“Russian strikes will not cease until we really defeat terrorist organizations,” Istanbul-based daily Hurriyet quoted Russian Defense Minister Sergei Lavrov as stating in a press conference last Wednesday. “I don’t see why these air strikes should be stopped.”

Toward a bifurcated province

The most recent wave of displacement to hit Daraa province began with the recent regime campaign for Sheikh Miskeen and accompanying Russian airstrikes there and in nearby rebel-held Daraa towns, All4Syria reported Sunday, citing local activists.

Daraa-based citizen journalist Ihab Mohameed warned of “displacement of disastrous proportions” speaking to Syria Direct shortly after regime forces took Sheikh Miskeen in late January.

Last Friday, Syrian regime forces supported by Russian airstrikes seized control of the town of Ataman, 3km north of Daraa city, securing a section of the old Daraa-Damascus highway and extending defensive lines for regime forces in the provincial capital.

Ataman sits at the main northern entrance to Daraa city. Regime forces currently hold the northern half of the provincial capital, while rebel brigades control its south and the nearby border crossing with Jordan .

Russian air support has played a key role in achieving regime military advances in Daraa. Over the 48 hours it took for regime forces and allied militias to take control of Ataman, “around 90 raids” by Russian warplanes struck the town, Abu Rashid al-Hourani, a member of the pro-opposition Shahid Media Foundation told Syria Direct on Monday.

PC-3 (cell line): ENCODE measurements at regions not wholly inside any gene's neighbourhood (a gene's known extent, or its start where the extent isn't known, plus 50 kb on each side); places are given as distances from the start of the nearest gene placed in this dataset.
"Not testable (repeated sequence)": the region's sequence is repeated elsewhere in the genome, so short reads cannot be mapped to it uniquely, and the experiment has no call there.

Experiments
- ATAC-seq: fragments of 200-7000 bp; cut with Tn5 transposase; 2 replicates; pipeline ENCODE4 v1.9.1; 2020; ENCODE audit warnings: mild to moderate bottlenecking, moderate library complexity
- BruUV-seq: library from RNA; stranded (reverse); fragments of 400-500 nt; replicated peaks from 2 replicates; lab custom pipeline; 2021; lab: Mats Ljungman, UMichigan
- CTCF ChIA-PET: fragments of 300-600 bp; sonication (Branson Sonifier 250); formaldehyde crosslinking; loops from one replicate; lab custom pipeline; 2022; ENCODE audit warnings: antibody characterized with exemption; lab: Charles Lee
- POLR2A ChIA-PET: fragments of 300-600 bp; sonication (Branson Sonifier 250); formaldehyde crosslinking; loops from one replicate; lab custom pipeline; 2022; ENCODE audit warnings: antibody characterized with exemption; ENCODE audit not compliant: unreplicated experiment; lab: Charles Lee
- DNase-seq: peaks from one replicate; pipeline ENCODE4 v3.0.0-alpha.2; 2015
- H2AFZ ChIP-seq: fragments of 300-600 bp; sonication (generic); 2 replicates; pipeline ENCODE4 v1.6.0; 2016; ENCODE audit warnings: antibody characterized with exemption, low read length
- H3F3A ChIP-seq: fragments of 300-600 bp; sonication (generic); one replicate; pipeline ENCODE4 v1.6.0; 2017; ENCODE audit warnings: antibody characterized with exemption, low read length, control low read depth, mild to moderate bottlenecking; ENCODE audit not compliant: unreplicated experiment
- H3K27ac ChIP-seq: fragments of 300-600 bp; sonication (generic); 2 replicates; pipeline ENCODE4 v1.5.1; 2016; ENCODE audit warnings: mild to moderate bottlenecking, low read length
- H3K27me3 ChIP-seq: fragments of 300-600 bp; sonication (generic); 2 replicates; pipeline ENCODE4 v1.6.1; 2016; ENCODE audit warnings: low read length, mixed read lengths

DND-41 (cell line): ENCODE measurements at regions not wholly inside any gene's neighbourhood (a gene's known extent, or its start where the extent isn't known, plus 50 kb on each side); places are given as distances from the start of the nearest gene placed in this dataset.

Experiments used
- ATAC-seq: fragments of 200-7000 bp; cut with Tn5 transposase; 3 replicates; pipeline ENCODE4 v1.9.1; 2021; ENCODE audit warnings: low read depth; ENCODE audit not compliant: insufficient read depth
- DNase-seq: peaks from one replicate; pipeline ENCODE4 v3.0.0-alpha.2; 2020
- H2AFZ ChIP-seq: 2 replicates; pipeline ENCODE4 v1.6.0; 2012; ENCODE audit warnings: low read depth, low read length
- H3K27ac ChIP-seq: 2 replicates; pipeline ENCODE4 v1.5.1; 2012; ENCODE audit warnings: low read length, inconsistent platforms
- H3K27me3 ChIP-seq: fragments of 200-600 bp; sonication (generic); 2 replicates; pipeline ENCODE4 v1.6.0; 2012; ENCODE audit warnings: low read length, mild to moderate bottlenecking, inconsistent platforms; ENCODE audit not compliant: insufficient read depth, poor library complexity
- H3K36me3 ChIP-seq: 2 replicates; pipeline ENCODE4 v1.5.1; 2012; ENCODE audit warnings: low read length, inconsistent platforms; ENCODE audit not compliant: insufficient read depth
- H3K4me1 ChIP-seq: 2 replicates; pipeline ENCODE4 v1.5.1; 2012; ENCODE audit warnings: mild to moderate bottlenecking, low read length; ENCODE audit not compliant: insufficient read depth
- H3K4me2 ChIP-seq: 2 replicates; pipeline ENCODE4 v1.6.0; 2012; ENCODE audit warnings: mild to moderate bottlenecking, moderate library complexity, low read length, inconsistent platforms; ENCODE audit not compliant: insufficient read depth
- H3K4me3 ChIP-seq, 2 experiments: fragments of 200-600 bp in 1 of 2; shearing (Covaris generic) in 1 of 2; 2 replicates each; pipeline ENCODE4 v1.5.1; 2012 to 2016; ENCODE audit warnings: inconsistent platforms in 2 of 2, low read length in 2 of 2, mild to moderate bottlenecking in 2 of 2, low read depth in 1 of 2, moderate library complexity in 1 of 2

At the end of December, regime forces launched battles to capture the strategic city of Sheikh Miskeen, around 75km south of Damascus on the old Daraa-Damascus highway running parallel to the M5. Sheikh Miskeen sits not only along the highway but on a crossroads connecting Suwaida, Quneitra and Damascus provinces.

After capturing Sheikh Miskeen from rebel forces two weeks ago, regime forces continued to concentrate their efforts on towns along the highway, ultimately seeking to assert control over the 85km supply route.

 

Mohammed Al-Haj Ali

Mohammed Al-Haj Ali, originally from Daraa, had completed his first year studying Broadcast Journalism at Damascus University before leaving Syria in August 2012.

Maria Nelson

Maria Nelson was a 2014-2015 fellow at the Center for Arabic Study Abroad program (CASA I) in Amman, Jordan. She holds a BA in Near Eastern Studies from Princeton University, with a certificate in Arabic Language and Culture.

Waleed Khaled a-Noufal

Waleed a-Noufal was born in Ankhel in northern Daraa province. He attended high school in Ankhel but could not continue his study because of security reasons. Waleed worked as an activist in his local city council and the Umayya Media Center. In 2013, he moved to Jordan and finished his high school degree. Waleed wants to bring about a solution to the current crisis through his reporting.

Mohammed Mofeed

Mohammed Mofeed is from Aleppo province. He moved to Jordan to finish his college degree in telecommunication engineering in 2013. Prior to joining Syria Direct, he worked in marketing and became interested in journalism after reading many politicized articles on the Syrian uprising.